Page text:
• Join our Mailing List!

    Get access to free study tips, learning strategies, and other valuable resources for your child or student.
Topic Archives: Organization

Identify Learning Difficulties: Observation Checklist

June 28, 2016

Are you worried about your student’s grades or difficulties in school? The best way to help is to start with an accurate idea of what exactly is the problem. Use this checklist to identify it. Then click on the skill in parentheses to learn more. Once you know the underlying reason your child is struggling, use your Mindprint Toolbox to figure out exactly what to do next. Executive Functions Does she have trouble staying focused for longer tasks or those she has less interest? (attention) Is his work inconsistent or have random errors? (attention) Does he have trouble following directions? Completing multi-step tasks? (working memory) Does she have difficulty with planning? Staying organized? (working memory) Does he have over-react to transitions or unexpected… Read More

Leave a Comment

5 Summer Resolutions for School Year Success

June 21, 2016

by Mindprint Staff New Year’s might be the traditional time to make resolutions, but at Mindprint we believe the summer solstice can mark the best opportunity to make important lifestyle changes. Summer affords plenty of time to persevere and make sure that those new habits stick without the competing demands and stress of a rigorous academic schedule. We’ve picked our favorites that should be relatively easy to keep once you get started and can truly benefit the whole family. Our Top 5 Summer Resolutions for Kids of All Ages 1) Get Enough Sleep. According to the National Institutes of Health, school-aged children should be getting 10 hours of sleep a night. A good night’s sleep improves emotional and physical health and enhances learning and retention. During the school year,… Read More

Leave a Comment

2016: The Year of the Resolution Revival

December 30, 2015

by Mindprint Staff Is the New Year’s resolution just a foolhardy tradition? By most estimates, approximately 50% of us make them and less than 10% of us follow through on them. Or, in other words, half of us have reached the point of “why bother?” You may wonder why experts in child development would recommend that children keep up this New Year’s tradition when the most essential skills needed to make and keep resolutions (planning, impulse control, and self-awareness) are still maturing. If adults with a fully-developed prefrontal cortex don’t have the executive function skills to keep a resolution, why even consider suggesting our kids try? Because it is our responsibility as parents and educators to help our kids be the best they can be. New Year’s resolutions… Read More

Leave a Comment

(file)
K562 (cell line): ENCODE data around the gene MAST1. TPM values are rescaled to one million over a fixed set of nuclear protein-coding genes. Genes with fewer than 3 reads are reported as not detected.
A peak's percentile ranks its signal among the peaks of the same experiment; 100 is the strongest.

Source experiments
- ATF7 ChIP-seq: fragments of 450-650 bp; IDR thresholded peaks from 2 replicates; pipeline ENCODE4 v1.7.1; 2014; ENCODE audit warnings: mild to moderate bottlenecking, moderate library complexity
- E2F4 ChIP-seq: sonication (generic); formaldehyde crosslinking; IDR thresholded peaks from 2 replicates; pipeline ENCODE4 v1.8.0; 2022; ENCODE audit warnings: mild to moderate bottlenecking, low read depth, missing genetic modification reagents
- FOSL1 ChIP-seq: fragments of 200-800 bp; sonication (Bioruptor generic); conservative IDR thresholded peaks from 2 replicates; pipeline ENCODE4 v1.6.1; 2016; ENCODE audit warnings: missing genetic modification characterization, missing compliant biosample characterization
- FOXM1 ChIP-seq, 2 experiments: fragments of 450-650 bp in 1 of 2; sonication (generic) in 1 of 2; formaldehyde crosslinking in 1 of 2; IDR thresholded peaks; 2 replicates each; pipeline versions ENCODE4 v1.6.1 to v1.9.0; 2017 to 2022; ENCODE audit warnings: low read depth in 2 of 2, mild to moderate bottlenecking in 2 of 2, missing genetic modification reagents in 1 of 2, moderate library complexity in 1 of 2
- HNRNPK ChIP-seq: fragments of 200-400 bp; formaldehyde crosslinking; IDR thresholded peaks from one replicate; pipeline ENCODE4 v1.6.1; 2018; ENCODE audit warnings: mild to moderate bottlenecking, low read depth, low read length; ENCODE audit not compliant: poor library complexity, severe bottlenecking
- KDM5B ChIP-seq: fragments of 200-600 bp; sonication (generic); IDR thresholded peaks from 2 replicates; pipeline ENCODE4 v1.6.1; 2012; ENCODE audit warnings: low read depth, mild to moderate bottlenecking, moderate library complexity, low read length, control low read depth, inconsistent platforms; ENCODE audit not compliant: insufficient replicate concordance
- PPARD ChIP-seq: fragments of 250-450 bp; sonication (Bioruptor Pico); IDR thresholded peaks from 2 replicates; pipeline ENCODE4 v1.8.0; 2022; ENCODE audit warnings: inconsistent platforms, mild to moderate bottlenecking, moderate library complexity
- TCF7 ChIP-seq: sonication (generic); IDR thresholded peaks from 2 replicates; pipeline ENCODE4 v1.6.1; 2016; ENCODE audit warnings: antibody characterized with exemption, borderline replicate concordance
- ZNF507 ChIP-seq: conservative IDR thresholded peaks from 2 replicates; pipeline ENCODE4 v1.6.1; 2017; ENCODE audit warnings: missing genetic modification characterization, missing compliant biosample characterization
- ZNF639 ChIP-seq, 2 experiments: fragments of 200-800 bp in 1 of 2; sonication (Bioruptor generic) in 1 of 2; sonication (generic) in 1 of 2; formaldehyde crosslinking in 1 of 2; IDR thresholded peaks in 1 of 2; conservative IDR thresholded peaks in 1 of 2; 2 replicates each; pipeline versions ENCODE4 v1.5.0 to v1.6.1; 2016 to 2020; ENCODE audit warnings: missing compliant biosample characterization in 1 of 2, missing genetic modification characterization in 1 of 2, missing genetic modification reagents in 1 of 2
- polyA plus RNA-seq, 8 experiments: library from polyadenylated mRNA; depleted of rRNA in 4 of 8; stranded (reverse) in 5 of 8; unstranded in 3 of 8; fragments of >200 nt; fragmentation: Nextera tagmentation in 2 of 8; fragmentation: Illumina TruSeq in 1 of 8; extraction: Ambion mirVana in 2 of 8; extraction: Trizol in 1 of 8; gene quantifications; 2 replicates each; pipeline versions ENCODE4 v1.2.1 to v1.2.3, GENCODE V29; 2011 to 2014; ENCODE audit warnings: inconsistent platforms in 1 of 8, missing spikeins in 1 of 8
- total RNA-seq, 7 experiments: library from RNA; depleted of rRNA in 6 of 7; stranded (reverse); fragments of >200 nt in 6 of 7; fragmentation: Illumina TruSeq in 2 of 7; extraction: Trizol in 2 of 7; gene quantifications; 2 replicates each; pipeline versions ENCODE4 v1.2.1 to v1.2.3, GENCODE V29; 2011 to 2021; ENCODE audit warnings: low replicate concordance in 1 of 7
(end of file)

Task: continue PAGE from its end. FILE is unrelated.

A cellphone for the holidays?

November 19, 2015

CAUTION: If your child is begging you for a cellphone and you aren’t quite ready to give in, you might not want your child to read the following post!  By Mindprint Staff Parents of elementary-aged children always ask about the “right age” for a cellphone. And all parents wonder about what rules to set. Given the enormous amount of negative publicity around adolescent cellphone use, much of it rightfully earned, the hesitancy around giving a child a cellphone is understandable. A quick scan through our collection of articles on media privacy & usage should provide you with all the cautionary advice you need. However, much less discussed are the potential benefits of having a cellphone. And these benefits can extend well beyond knowing when your child is… Read More

Leave a Comment

Mrs. Frizzle Doesn’t Work Here: Make a Sensible Plan for Summer

February 6, 2015

By Sarah Vander Schaaff The time to underestimate your own potential is now, my fellow parents. It’s February, yes, and I hear the groundhog saw his shadow, but summer will be here before you know it. At least the week of camp you really hope to send your kid to will be filled up or canceled before you know it. Some may adhere to a laissez faire approach to June through August, and I’m all for less hustle and more restoration of balance for the body, mind, and academic load. But I have learned two things over the course of nine years of parenting. The first is that days off from school are not days off from meeting the curiosity… Read More

Leave a Comment

Know Your Child: Working Memory

December 5, 2014

I like the name “working memory.” I need my memory to get work done. Working memory is an executive function, meaning the work it does is quite important, although, I admit, I don’t get a corner office when I do it. Instead, my working memory makes sure I soften the butter, add the eggs, and after a few interruptions, still remember to add those chocolate morsels. If only life were a bowl of cookie dough. In reality, the stakes are often much higher. Consider this example from an article on Understood.org: “Imagine a teacher reads a word problem in math class. Kids need to be able to keep all the numbers in their head, figure out what operation to use and create… Read More

Leave a Comment

Don’t Make it Look Easy

November 27, 2013

By Sarah Maraniss Vander Schaaff Lately, I’ve been able to look at the approaching holiday from a range of perspectives. My kindergartener got to make butter and hold a Thanksgiving feast. My third grader got to sing songs about turkeys. And I got to go to three grocery stores and wait in checkout lines. It’s my turn, of course, and every parent comes to gain new appreciation for their own parents when they have to figure out how to fit a turkey and six pounds of mashed potatoes into a refrigerator. This year, though, I’m not making it all look so easy. I’m asking my eight-year-old to help me plan the day. We’ll work backwards from mealtime and figure out… Read More

Leave a Comment